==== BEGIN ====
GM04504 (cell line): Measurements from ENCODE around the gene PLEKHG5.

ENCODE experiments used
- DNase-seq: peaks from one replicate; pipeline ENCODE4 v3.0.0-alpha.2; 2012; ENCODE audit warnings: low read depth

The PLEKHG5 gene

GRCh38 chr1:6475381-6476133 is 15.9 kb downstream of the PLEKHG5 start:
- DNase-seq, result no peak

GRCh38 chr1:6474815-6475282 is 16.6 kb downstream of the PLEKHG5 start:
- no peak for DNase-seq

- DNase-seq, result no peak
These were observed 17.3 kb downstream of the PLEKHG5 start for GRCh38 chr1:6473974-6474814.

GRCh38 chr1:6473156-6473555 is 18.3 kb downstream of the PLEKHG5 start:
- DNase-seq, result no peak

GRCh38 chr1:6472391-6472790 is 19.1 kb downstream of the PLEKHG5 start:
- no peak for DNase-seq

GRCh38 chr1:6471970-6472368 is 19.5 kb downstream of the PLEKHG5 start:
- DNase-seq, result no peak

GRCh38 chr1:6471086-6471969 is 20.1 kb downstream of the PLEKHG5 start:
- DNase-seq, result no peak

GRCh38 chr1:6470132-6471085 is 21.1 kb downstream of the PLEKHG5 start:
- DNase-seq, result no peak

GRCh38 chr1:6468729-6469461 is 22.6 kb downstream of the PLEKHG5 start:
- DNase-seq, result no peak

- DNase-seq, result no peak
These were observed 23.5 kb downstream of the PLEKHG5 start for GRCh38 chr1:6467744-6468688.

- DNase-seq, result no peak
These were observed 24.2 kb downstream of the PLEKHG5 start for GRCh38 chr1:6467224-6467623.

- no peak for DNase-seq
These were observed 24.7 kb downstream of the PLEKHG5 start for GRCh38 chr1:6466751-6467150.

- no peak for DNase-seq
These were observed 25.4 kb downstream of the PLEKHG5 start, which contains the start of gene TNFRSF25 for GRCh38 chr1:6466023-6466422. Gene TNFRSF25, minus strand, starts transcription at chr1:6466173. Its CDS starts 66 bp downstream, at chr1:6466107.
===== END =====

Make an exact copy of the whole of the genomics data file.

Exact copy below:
GM04504 (cell line): Measurements from ENCODE around the gene PLEKHG5.

ENCODE experiments used
- DNase-seq: peaks from one replicate; pipeline ENCODE4 v3.0.0-alpha.2; 2012; ENCODE audit warnings: low read depth

The PLEKHG5 gene

GRCh38 chr1:6475381-6476133 is 15.9 kb downstream of the PLEKHG5 start:
- DNase-seq, result no peak

GRCh38 chr1:6474815-6475282 is 16.6 kb downstream of the PLEKHG5 start:
- no peak for DNase-seq

- DNase-seq, result no peak
These were observed 17.3 kb downstream of the PLEKHG5 start for GRCh38 chr1:6473974-6474814.

GRCh38 chr1:6473156-6473555 is 18.3 kb downstream of the PLEKHG5 start:
- DNase-seq, result no peak

GRCh38 chr1:6472391-6472790 is 19.1 kb downstream of the PLEKHG5 start:
- no peak for DNase-seq

GRCh38 chr1:6471970-6472368 is 19.5 kb downstream of the PLEKHG5 start:
- DNase-seq, result no peak

GRCh38 chr1:6471086-6471969 is 20.1 kb downstream of the PLEKHG5 start:
- DNase-seq, result no peak

GRCh38 chr1:6470132-6471085 is 21.1 kb downstream of the PLEKHG5 start:
- DNase-seq, result no peak

GRCh38 chr1:6468729-6469461 is 22.6 kb downstream of the PLEKHG5 start:
- DNase-seq, result no peak

- DNase-seq, result no peak
These were observed 23.5 kb downstream of the PLEKHG5 start for GRCh38 chr1:6467744-6468688.

- DNase-seq, result no peak
These were observed 24.2 kb downstream of the PLEKHG5 start for GRCh38 chr1:6467224-6467623.

- no peak for DNase-seq
These were observed 24.7 kb downstream of the PLEKHG5 start for GRCh38 chr1:6466751-6467150.

- no peak for DNase-seq
These were observed 25.4 kb downstream of the PLEKHG5 start, which contains the start of gene TNFRSF25 for GRCh38 chr1:6466023-6466422. Gene TNFRSF25, minus strand, starts transcription at chr1:6466173. Its CDS starts 66 bp downstream, at chr1:6466107.